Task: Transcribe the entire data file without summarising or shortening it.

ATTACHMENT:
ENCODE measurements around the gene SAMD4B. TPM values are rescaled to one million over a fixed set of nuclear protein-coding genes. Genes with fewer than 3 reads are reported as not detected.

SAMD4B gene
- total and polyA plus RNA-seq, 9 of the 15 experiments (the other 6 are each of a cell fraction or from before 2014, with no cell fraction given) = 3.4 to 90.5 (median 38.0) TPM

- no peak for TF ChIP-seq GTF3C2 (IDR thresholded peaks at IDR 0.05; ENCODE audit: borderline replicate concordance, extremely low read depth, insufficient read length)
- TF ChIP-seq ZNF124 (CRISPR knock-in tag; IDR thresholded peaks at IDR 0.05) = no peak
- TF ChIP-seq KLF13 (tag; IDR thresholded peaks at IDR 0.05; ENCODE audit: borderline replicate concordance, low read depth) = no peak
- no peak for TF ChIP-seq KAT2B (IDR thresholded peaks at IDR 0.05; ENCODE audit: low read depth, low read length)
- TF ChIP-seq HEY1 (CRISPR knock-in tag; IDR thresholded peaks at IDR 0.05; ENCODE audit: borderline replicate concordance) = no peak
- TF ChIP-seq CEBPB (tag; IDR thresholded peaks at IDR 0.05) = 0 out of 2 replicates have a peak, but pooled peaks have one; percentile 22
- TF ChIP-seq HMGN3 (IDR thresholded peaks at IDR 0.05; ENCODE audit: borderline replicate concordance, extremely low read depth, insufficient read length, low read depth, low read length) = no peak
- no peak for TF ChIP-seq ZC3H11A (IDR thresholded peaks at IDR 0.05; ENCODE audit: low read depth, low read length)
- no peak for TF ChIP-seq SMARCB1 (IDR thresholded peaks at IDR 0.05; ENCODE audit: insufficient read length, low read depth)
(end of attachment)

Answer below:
ENCODE measurements around the gene SAMD4B. TPM values are rescaled to one million over a fixed set of nuclear protein-coding genes. Genes with fewer than 3 reads are reported as not detected.

SAMD4B gene
- total and polyA plus RNA-seq, 9 of the 15 experiments (the other 6 are each of a cell fraction or from before 2014, with no cell fraction given) = 3.4 to 90.5 (median 38.0) TPM

- no peak for TF ChIP-seq GTF3C2 (IDR thresholded peaks at IDR 0.05; ENCODE audit: borderline replicate concordance, extremely low read depth, insufficient read length)
- TF ChIP-seq ZNF124 (CRISPR knock-in tag; IDR thresholded peaks at IDR 0.05) = no peak
- TF ChIP-seq KLF13 (tag; IDR thresholded peaks at IDR 0.05; ENCODE audit: borderline replicate concordance, low read depth) = no peak
- no peak for TF ChIP-seq KAT2B (IDR thresholded peaks at IDR 0.05; ENCODE audit: low read depth, low read length)
- TF ChIP-seq HEY1 (CRISPR knock-in tag; IDR thresholded peaks at IDR 0.05; ENCODE audit: borderline replicate concordance) = no peak
- TF ChIP-seq CEBPB (tag; IDR thresholded peaks at IDR 0.05) = 0 out of 2 replicates have a peak, but pooled peaks have one; percentile 22
- TF ChIP-seq HMGN3 (IDR thresholded peaks at IDR 0.05; ENCODE audit: borderline replicate concordance, extremely low read depth, insufficient read length, low read depth, low read length) = no peak
- no peak for TF ChIP-seq ZC3H11A (IDR thresholded peaks at IDR 0.05; ENCODE audit: low read depth, low read length)
- no peak for TF ChIP-seq SMARCB1 (IDR thresholded peaks at IDR 0.05; ENCODE audit: insufficient read length, low read depth)